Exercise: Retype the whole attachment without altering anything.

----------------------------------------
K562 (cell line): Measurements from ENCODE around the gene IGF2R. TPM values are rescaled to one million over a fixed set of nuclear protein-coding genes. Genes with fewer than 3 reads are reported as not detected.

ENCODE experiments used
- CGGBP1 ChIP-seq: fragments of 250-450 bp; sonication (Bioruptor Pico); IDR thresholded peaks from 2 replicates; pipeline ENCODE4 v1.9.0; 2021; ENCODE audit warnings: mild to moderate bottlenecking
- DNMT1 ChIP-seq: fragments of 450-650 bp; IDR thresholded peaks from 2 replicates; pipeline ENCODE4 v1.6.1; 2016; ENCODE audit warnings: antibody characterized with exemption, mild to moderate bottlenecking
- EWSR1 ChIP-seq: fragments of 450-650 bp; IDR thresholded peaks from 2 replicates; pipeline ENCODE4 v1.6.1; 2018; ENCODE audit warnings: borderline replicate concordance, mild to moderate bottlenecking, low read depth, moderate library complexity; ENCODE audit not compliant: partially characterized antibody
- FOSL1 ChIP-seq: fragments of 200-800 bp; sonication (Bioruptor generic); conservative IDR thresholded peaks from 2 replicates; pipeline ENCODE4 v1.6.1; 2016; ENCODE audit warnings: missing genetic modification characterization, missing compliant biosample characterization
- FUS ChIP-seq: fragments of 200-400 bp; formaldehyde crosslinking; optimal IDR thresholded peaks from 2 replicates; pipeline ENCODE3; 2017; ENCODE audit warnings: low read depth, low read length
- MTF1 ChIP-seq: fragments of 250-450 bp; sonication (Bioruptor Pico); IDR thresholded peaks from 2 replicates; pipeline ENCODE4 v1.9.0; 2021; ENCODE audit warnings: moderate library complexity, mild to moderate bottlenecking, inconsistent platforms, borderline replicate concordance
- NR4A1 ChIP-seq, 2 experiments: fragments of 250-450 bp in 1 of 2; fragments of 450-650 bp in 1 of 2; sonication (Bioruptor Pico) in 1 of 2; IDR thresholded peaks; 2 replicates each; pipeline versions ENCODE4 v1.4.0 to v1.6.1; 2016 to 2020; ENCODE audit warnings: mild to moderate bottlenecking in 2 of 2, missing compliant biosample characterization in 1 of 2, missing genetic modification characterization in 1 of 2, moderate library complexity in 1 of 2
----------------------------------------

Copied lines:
K562 (cell line): Measurements from ENCODE around the gene IGF2R. TPM values are rescaled to one million over a fixed set of nuclear protein-coding genes. Genes with fewer than 3 reads are reported as not detected.

ENCODE experiments used
- CGGBP1 ChIP-seq: fragments of 250-450 bp; sonication (Bioruptor Pico); IDR thresholded peaks from 2 replicates; pipeline ENCODE4 v1.9.0; 2021; ENCODE audit warnings: mild to moderate bottlenecking
- DNMT1 ChIP-seq: fragments of 450-650 bp; IDR thresholded peaks from 2 replicates; pipeline ENCODE4 v1.6.1; 2016; ENCODE audit warnings: antibody characterized with exemption, mild to moderate bottlenecking
- EWSR1 ChIP-seq: fragments of 450-650 bp; IDR thresholded peaks from 2 replicates; pipeline ENCODE4 v1.6.1; 2018; ENCODE audit warnings: borderline replicate concordance, mild to moderate bottlenecking, low read depth, moderate library complexity; ENCODE audit not compliant: partially characterized antibody
- FOSL1 ChIP-seq: fragments of 200-800 bp; sonication (Bioruptor generic); conservative IDR thresholded peaks from 2 replicates; pipeline ENCODE4 v1.6.1; 2016; ENCODE audit warnings: missing genetic modification characterization, missing compliant biosample characterization
- FUS ChIP-seq: fragments of 200-400 bp; formaldehyde crosslinking; optimal IDR thresholded peaks from 2 replicates; pipeline ENCODE3; 2017; ENCODE audit warnings: low read depth, low read length
- MTF1 ChIP-seq: fragments of 250-450 bp; sonication (Bioruptor Pico); IDR thresholded peaks from 2 replicates; pipeline ENCODE4 v1.9.0; 2021; ENCODE audit warnings: moderate library complexity, mild to moderate bottlenecking, inconsistent platforms, borderline replicate concordance
- NR4A1 ChIP-seq, 2 experiments: fragments of 250-450 bp in 1 of 2; fragments of 450-650 bp in 1 of 2; sonication (Bioruptor Pico) in 1 of 2; IDR thresholded peaks; 2 replicates each; pipeline versions ENCODE4 v1.4.0 to v1.6.1; 2016 to 2020; ENCODE audit warnings: mild to moderate bottlenecking in 2 of 2, missing compliant biosample characterization in 1 of 2, missing genetic modification characterization in 1 of 2, moderate library complexity in 1 of 2